Juna and Gita, left and a shy Kolpana who brilliantly shared her world through her camera
The second great adventure for the children will pay dividends in the children’s health and by virtue of that, their ability in school and the sports field for many years to come.
Several years ago we had a young couple Adam and Alissa volunteer with us. Inner city schoolteachers, highly gifted and enthusiastic, they returned home, felt that the world’s many problems could be addressed by individuals, and figured out a way that they might influence a healthy change in at least one area. Thus was born the “Cookbook Project.”
Adam and Alissa have traveled to countless developing countries to hold workshops in orphanages where they teach the children and staff how to prepare and eat a healthy diet based upon what is locally produced. They have an encyclopedic knowledge of food science and health as well as the hardships confronting the diet of many poor areas and homes in those areas.
The two week workshop was highly entertaining and taught so much more than food science, including team building, creativity, public speaking, thinking outside the box, confidence and the ability to laugh your way through unexpected obstacles.
Adam and Alissa really knew how to reach each of the participants individually, which I found key to their success. On the final Saturday they stood by while the students prepared a banquet of mouthwatering delights, all of which consisted of foods that are highly nutritious, chemical free and readily available.
We have adopted two of the suggestions discussed. First, we have introduced brown rice in a 50/50 mix with our regular white rice and will slowly go to 100%. Second, we are making plans to provide the children with a natural home cooked lunch instead of the current offerings. Adam and Alissa were pleased to see our daily fruit intake and saw our morning and evening meals, once the white rice is replaced, to be extremely healthy.
After leaving Papa’s House, Adam and Alissa were returning to India where last year they helped the older girls in an orphanage to make delectable sweets made from all natural ingredients and market them. We were most fortunate to have them spend their time with us and steer us into a healthier diet, which will make more vibrant children in every way. Please also go to their website www.thecookbookproject.org to learn more about their valuable work.
A busy kitchen preparing a cornucopia of savory main courses and sweets and serving it.
Each year we lease a bus to Narti, taking the girls originally from Dang district, those who were Kamlari and who are still interested or able to return to their home villages. This year I had 62 girls on the bus with me.
We placed our scooter on top of the bus so that I would have it to visit the children. I spent three days doing that before returning to Kathmandu. The ride home was long but truly delightful; the bike offers a different awareness of your surroundings and makes the journey very personal. It took about 11 hours, but the scenery and thoughtful daydreams kept the time moving at a good pace.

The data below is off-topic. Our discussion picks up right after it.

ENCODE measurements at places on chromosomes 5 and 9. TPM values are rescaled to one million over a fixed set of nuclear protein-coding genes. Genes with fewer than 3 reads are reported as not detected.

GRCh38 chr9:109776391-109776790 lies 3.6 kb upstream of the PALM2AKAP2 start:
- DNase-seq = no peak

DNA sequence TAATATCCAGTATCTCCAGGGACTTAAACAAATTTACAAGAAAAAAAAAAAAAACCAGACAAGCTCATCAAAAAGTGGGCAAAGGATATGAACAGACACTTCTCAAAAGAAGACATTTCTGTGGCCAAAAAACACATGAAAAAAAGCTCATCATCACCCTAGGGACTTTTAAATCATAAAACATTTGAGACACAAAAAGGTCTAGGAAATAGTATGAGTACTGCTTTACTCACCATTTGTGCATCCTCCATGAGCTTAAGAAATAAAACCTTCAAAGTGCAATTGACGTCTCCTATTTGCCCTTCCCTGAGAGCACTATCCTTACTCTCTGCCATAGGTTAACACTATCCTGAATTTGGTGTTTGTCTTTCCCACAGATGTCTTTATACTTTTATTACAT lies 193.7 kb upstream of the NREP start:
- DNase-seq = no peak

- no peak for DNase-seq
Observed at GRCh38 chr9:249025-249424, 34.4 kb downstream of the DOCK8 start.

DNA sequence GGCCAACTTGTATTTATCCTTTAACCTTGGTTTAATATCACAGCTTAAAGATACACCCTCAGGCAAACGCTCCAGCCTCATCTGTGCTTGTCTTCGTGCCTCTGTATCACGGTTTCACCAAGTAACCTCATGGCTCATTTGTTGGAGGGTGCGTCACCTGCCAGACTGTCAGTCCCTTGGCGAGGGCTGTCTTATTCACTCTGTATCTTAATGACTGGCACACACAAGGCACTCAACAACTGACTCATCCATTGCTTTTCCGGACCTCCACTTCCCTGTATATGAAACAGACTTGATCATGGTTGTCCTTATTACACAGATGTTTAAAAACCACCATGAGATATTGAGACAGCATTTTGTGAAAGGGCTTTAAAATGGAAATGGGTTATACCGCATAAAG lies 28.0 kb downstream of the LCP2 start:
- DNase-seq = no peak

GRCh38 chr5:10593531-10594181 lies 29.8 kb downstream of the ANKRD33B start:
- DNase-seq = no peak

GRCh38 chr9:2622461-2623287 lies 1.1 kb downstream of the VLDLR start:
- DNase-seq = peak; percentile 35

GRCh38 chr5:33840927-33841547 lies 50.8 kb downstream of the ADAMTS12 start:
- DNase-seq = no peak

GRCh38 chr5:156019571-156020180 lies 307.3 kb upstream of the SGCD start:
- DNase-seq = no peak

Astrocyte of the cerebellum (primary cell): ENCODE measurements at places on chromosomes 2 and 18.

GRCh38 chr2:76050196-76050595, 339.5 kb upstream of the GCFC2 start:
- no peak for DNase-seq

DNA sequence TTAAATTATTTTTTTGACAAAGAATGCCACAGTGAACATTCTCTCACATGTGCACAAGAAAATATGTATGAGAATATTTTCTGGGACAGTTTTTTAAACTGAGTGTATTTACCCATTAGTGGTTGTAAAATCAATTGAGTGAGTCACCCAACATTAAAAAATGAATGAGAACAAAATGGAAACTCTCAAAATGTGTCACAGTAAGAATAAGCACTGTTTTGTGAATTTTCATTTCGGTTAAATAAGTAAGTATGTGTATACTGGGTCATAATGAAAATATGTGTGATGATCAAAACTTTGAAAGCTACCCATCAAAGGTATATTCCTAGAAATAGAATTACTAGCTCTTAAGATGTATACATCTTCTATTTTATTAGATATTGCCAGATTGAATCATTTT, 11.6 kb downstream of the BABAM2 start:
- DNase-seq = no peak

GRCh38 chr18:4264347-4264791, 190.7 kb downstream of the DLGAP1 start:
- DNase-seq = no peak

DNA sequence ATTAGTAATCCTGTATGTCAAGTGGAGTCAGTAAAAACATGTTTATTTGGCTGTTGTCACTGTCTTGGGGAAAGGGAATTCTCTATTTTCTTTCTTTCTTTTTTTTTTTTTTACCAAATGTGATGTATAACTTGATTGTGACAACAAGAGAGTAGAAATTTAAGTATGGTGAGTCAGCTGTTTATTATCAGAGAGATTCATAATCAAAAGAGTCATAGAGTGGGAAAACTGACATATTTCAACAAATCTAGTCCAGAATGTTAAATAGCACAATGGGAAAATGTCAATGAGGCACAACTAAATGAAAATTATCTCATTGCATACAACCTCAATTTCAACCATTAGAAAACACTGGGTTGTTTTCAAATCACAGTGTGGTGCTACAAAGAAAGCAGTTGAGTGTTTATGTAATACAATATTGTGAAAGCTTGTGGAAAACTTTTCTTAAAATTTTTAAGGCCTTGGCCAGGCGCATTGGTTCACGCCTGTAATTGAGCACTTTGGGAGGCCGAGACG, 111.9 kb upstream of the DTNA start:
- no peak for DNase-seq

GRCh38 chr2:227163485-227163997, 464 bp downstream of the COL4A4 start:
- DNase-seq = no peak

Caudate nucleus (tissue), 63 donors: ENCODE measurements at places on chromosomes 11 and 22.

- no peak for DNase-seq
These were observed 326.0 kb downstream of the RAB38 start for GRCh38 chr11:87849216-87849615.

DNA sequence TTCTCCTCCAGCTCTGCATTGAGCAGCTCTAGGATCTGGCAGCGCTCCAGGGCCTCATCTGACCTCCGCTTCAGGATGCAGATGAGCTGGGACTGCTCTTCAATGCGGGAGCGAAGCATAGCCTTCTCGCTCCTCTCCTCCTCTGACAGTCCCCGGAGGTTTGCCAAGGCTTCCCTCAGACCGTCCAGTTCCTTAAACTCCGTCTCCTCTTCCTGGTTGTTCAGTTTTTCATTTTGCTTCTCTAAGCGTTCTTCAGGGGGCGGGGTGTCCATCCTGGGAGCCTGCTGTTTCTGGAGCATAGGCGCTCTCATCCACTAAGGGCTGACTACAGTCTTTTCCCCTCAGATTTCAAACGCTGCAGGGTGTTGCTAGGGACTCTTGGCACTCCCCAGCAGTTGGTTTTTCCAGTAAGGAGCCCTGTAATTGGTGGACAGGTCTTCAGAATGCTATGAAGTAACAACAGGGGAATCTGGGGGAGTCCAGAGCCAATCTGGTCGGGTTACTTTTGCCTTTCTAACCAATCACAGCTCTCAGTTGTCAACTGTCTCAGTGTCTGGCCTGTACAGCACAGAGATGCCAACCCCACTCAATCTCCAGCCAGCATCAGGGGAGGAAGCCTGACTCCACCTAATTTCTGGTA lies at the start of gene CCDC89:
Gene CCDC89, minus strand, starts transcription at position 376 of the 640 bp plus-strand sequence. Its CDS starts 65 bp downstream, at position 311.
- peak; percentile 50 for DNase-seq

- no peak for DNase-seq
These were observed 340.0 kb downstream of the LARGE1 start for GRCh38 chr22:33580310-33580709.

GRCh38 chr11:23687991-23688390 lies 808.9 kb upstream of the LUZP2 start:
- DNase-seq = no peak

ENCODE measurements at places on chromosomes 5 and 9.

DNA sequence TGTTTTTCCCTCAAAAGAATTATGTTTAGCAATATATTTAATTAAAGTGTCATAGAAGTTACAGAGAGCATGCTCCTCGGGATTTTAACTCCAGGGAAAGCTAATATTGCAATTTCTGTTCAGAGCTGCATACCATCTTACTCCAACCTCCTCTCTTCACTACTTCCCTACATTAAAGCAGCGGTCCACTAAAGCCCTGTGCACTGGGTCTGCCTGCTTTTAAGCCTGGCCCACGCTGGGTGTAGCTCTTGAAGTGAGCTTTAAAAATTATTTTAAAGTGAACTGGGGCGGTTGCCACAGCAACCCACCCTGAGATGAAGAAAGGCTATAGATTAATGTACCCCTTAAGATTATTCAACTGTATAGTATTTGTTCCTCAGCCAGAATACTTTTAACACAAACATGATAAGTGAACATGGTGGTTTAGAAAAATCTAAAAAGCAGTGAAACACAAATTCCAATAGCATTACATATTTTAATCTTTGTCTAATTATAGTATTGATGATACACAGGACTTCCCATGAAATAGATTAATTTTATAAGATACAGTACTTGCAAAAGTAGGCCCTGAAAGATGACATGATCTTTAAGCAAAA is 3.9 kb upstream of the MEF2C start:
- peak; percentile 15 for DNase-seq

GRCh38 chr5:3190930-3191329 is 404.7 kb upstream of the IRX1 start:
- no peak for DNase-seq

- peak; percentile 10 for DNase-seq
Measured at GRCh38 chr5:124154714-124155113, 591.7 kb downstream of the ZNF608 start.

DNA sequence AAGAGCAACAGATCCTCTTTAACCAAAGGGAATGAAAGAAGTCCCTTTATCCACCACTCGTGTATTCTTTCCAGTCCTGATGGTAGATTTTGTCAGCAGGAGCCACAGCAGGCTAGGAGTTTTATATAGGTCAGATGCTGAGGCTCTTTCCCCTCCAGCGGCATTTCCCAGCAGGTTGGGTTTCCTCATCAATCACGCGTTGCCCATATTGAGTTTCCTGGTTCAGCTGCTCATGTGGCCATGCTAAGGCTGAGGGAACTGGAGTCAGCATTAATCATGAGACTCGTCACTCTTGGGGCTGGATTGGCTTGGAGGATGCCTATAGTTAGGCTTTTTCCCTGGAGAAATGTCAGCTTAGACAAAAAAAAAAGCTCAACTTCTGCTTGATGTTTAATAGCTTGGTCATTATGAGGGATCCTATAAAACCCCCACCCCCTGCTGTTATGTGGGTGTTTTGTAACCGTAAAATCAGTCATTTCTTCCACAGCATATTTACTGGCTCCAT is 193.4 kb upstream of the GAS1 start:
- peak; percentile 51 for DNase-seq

I enjoyed visiting many of our children’s “homes,” and meeting the temporary guardians of our children had beneficial effects that are still a bit vague, but can’t be discounted.
Below are some photos from my trip.
My journey to find one of our daughters sold by her family into a marriage involved a long motorbike ride on a black top road, 20 minutes on motorbike on walking path, pole boat across a wide and rapid river, then a walk across the Serengeti to the foothills beyond.
I found Kamala, seen here in foreground, with people who just got off the pole boat. She walked me back to the river and there said goodbye. I tried to convince her to return with me, but she was afraid. Her days are filled with cutting grass and sleeping, the area is very poor and challenging, and at 15 her future is as desolate as the Mohave Desert. She was married to an older man who is in India where she said he plans to take her soon. She does not like him. She once easily communicated in English, once her eyes sparkled and she always smiled a little mischievously, once she had plans, hopes and dreams, once she enjoyed laboring over homework on the carpet of her room before turning out the light and nestling in her warm bed, laughing with her roommates before sleeping peacefully, once she was a little girl able to enjoy being a young teen. But last Dashain, a few days after going to her alcoholic mother and uncle, she was sold and gone and no one seemed to have any idea where until I found her little sister, who lives in another orphanage. She knew and took me to Kamala. She lives with the family of her husband, they seem neither good nor bad. They just exist like the landscape does.
Hope Angel is growing fast; she turned six months on October 30th. She is delightful, full of life and play. She is endearingly contemplative — after long moments of thought she will turn, smile at you and let you know she loves you. She is just beginning to sit on her own, still a little wobbly and she is getting her knees up under her and lifting her body high in preparation for crawling. We are slowly introducing cereal into her daily diet and she seems to know not to suck it. She can find me immediately if I appear in a crowd and she reaches out in my direction. She occasionally returns my wink.
This pretty much wraps it up for a short update; the children have another week-long holiday coming as Nepal approaches elections and the government wants people to be able to return to their villages to vote. This week there is a transportation bandh (closing) supported by a party-opposing election, but it has not been too successful. School is open and 60% of the teachers are appearing. Life goes on.
I leave you with a few of my personal favorites of the couple thousand photos taken by our 19 children from the “Capturing Neverland” workshop.
All my best,